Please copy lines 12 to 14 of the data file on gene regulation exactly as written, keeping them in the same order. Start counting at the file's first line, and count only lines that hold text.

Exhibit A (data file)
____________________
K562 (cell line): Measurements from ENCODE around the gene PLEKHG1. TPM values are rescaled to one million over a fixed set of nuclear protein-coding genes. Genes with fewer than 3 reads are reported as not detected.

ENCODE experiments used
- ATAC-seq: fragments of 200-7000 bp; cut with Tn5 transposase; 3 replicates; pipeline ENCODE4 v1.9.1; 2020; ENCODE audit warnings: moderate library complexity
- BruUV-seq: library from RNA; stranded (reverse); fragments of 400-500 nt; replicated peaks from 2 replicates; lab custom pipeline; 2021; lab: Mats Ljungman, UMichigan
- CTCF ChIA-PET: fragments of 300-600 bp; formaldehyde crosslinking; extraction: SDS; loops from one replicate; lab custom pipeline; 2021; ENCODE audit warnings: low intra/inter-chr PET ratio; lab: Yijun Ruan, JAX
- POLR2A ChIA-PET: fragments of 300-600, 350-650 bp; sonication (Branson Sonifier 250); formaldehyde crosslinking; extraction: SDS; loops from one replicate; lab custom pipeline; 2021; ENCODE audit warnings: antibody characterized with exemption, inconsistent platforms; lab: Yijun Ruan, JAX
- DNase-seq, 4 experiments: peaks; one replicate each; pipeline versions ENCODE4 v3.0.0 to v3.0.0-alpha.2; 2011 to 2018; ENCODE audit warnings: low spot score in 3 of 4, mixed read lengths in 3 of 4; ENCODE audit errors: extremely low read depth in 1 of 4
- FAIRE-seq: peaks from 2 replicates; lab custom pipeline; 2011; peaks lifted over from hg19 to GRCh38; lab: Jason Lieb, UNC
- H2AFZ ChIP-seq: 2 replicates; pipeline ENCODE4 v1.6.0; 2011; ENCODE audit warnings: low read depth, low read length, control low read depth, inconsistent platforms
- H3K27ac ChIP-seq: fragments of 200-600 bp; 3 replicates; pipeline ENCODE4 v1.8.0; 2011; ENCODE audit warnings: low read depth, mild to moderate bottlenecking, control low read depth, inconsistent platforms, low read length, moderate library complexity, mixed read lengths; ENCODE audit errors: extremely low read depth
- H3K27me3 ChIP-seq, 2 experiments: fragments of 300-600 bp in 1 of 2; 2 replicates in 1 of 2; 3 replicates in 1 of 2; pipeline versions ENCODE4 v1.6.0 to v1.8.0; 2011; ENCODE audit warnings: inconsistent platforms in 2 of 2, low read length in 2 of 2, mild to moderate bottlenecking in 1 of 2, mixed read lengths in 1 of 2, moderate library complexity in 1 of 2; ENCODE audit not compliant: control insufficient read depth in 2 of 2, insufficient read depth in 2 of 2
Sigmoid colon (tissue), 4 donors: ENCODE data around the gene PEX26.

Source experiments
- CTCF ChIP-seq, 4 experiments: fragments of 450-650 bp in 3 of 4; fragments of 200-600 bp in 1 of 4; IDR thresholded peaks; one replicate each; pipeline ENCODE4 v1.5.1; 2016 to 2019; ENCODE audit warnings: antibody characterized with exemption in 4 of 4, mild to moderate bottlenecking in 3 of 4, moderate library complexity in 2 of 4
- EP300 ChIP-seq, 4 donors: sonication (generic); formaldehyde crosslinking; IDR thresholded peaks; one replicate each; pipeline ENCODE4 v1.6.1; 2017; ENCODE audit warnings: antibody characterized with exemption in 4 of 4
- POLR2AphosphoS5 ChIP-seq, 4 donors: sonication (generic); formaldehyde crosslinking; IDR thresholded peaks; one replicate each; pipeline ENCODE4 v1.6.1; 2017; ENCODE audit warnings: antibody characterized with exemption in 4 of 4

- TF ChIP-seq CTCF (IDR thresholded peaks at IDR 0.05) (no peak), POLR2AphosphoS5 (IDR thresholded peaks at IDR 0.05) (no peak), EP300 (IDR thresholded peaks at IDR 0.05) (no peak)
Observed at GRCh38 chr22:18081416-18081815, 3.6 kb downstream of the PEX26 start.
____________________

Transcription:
Sigmoid colon (tissue), 4 donors: ENCODE data around the gene PEX26.

Source experiments
- CTCF ChIP-seq, 4 experiments: fragments of 450-650 bp in 3 of 4; fragments of 200-600 bp in 1 of 4; IDR thresholded peaks; one replicate each; pipeline ENCODE4 v1.5.1; 2016 to 2019; ENCODE audit warnings: antibody characterized with exemption in 4 of 4, mild to moderate bottlenecking in 3 of 4, moderate library complexity in 2 of 4